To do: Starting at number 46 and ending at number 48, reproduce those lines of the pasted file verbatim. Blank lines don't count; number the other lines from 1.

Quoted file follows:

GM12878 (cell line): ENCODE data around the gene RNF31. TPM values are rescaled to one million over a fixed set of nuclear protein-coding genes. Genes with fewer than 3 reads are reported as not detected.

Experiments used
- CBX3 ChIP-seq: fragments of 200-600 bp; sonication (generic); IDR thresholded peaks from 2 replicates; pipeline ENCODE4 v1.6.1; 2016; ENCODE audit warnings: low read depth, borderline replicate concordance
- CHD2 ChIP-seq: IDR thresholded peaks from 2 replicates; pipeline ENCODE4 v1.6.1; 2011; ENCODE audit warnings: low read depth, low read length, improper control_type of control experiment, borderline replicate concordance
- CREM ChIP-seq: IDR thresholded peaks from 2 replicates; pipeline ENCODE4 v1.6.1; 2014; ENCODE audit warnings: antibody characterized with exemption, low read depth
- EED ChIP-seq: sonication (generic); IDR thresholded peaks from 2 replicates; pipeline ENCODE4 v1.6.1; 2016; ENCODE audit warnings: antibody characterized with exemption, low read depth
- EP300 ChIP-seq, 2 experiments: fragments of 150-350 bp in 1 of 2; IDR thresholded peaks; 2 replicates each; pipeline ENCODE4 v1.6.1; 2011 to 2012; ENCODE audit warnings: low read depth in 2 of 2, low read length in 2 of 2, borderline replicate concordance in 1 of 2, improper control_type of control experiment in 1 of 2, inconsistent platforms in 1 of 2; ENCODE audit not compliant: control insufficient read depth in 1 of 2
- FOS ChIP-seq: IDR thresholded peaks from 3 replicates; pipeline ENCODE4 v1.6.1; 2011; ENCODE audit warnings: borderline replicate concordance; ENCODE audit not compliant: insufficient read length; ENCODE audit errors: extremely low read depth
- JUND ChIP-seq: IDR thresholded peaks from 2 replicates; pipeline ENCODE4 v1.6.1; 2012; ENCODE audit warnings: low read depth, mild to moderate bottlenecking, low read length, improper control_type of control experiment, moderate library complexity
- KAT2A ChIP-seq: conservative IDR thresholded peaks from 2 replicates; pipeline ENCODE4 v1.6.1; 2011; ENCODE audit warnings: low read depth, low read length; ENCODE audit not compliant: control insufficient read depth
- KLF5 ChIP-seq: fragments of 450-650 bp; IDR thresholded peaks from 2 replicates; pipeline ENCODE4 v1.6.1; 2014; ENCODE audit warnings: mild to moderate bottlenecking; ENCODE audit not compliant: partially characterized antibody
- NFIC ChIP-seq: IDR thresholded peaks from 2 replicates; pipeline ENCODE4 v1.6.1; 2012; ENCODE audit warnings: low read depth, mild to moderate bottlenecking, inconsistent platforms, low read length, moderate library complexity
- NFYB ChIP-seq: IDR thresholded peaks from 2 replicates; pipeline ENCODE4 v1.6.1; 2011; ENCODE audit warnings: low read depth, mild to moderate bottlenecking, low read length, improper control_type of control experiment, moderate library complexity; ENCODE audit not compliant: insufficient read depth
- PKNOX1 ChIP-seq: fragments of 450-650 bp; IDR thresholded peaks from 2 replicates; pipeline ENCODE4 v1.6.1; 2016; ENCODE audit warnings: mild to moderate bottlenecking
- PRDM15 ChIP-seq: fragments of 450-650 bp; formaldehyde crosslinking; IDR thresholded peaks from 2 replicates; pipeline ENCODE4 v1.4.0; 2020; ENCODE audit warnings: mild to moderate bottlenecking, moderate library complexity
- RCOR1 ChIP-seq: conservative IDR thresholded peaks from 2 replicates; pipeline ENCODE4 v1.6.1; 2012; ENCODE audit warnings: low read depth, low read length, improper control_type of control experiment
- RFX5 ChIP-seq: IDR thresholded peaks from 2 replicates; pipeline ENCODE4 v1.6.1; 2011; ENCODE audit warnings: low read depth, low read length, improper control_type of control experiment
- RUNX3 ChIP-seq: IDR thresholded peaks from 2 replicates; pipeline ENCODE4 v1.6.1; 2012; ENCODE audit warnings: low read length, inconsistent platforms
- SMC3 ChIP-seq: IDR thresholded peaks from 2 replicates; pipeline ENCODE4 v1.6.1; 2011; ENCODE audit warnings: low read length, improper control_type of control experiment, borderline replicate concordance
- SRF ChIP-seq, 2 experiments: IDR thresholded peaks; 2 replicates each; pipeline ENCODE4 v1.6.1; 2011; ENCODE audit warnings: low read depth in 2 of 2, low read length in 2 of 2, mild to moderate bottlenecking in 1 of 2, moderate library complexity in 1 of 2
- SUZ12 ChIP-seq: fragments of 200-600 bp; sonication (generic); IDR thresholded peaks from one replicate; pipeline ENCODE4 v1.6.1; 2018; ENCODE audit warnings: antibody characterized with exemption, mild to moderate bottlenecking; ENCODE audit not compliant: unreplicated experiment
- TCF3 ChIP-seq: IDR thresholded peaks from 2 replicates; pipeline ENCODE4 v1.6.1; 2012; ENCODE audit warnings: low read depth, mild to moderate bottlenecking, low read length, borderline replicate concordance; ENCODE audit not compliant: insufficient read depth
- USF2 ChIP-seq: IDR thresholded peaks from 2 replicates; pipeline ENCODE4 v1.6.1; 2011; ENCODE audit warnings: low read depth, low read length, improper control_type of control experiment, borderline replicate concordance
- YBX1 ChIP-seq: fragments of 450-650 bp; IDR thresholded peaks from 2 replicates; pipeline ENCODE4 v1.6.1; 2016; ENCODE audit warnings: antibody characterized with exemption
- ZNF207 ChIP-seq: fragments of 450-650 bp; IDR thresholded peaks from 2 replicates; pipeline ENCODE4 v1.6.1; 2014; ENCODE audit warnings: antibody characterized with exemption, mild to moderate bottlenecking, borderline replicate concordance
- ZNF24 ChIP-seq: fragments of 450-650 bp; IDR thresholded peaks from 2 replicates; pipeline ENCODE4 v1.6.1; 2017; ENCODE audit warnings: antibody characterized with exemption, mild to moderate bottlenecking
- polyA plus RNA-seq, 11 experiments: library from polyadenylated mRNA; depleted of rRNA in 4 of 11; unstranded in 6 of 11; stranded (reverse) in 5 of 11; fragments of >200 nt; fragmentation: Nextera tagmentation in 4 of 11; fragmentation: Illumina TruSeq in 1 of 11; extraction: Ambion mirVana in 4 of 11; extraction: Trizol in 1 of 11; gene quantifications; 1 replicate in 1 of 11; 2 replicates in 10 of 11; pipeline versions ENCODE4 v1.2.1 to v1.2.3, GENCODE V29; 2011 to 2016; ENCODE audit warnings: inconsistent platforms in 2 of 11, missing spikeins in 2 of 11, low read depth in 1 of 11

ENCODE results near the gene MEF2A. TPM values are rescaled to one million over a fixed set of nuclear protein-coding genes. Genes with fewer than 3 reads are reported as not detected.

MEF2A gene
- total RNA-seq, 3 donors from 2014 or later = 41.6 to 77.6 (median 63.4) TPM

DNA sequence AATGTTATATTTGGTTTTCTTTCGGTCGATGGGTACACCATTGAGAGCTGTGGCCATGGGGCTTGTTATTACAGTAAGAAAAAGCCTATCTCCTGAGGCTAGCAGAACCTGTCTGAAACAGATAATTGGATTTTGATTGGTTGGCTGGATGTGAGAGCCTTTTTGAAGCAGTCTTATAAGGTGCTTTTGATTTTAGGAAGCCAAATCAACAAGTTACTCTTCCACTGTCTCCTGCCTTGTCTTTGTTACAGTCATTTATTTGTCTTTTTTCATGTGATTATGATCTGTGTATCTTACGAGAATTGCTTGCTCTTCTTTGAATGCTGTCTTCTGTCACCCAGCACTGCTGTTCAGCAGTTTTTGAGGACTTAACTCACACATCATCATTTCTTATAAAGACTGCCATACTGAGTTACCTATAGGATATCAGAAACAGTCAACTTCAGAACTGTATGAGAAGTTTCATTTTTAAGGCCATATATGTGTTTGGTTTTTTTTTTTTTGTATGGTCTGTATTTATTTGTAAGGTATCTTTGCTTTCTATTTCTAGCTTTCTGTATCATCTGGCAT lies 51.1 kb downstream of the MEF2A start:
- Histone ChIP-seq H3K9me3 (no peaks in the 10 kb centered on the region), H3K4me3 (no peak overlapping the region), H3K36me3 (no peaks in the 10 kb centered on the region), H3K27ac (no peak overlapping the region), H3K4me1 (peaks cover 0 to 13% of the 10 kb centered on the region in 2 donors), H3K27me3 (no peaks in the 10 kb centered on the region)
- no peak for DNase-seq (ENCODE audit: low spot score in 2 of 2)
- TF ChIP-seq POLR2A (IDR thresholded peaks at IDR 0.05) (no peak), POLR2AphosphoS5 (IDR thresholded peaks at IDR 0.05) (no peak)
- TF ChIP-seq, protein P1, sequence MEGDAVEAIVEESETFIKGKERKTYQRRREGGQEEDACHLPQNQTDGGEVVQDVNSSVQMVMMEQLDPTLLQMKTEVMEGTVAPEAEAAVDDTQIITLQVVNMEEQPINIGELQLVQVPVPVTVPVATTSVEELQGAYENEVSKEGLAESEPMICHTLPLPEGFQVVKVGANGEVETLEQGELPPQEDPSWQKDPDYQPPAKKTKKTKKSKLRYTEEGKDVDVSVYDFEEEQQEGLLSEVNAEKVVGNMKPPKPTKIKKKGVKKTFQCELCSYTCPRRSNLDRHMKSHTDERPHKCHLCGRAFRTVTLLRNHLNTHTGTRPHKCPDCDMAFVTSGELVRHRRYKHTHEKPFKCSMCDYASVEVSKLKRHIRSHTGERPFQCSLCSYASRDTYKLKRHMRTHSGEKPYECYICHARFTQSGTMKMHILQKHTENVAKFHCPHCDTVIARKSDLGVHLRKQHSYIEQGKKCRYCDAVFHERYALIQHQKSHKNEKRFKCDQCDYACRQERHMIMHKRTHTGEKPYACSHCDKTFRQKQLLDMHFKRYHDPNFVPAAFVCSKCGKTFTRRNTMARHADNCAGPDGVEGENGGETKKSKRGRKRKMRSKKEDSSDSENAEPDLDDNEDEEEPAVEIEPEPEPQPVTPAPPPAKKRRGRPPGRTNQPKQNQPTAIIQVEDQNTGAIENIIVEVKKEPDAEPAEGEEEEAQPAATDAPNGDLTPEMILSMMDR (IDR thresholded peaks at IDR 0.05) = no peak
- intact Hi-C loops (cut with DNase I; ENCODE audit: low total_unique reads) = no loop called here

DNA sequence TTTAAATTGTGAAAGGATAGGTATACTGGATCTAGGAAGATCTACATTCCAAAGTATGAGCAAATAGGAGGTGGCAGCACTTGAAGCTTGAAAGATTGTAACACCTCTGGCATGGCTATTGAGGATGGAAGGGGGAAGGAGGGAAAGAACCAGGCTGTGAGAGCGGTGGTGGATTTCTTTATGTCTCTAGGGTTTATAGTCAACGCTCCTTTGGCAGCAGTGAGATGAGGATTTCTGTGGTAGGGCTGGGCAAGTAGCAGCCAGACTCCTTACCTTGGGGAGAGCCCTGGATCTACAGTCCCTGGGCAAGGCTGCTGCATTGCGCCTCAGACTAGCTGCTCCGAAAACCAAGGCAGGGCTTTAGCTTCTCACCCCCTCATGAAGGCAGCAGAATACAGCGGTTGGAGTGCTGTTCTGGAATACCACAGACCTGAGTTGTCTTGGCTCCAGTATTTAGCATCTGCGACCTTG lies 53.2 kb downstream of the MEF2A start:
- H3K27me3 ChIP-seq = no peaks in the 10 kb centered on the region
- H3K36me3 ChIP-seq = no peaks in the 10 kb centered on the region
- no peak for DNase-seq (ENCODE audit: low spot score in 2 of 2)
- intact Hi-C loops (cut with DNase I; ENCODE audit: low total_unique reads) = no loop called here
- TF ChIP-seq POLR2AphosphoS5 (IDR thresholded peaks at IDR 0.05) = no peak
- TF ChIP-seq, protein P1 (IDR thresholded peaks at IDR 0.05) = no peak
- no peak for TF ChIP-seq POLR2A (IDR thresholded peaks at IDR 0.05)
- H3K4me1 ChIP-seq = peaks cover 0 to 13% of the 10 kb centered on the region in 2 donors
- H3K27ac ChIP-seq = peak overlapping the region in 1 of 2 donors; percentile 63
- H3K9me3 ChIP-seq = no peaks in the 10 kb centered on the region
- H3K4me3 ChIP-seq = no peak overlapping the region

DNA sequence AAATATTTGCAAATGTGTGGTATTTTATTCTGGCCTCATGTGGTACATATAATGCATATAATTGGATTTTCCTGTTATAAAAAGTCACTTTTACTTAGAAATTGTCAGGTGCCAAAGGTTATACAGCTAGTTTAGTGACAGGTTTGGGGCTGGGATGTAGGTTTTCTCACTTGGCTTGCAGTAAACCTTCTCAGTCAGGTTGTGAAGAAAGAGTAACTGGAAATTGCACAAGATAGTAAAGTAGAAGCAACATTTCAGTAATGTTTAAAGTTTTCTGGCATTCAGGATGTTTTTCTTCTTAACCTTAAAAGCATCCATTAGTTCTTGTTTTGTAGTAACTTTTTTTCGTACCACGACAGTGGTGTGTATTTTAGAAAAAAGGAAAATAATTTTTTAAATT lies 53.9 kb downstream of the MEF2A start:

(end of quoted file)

- H3K27ac ChIP-seq = peak overlapping the region in 1 of 2 donors; percentile 63
- H3K9me3 ChIP-seq = no peaks in the 10 kb centered on the region
- H3K4me3 ChIP-seq = no peak overlapping the region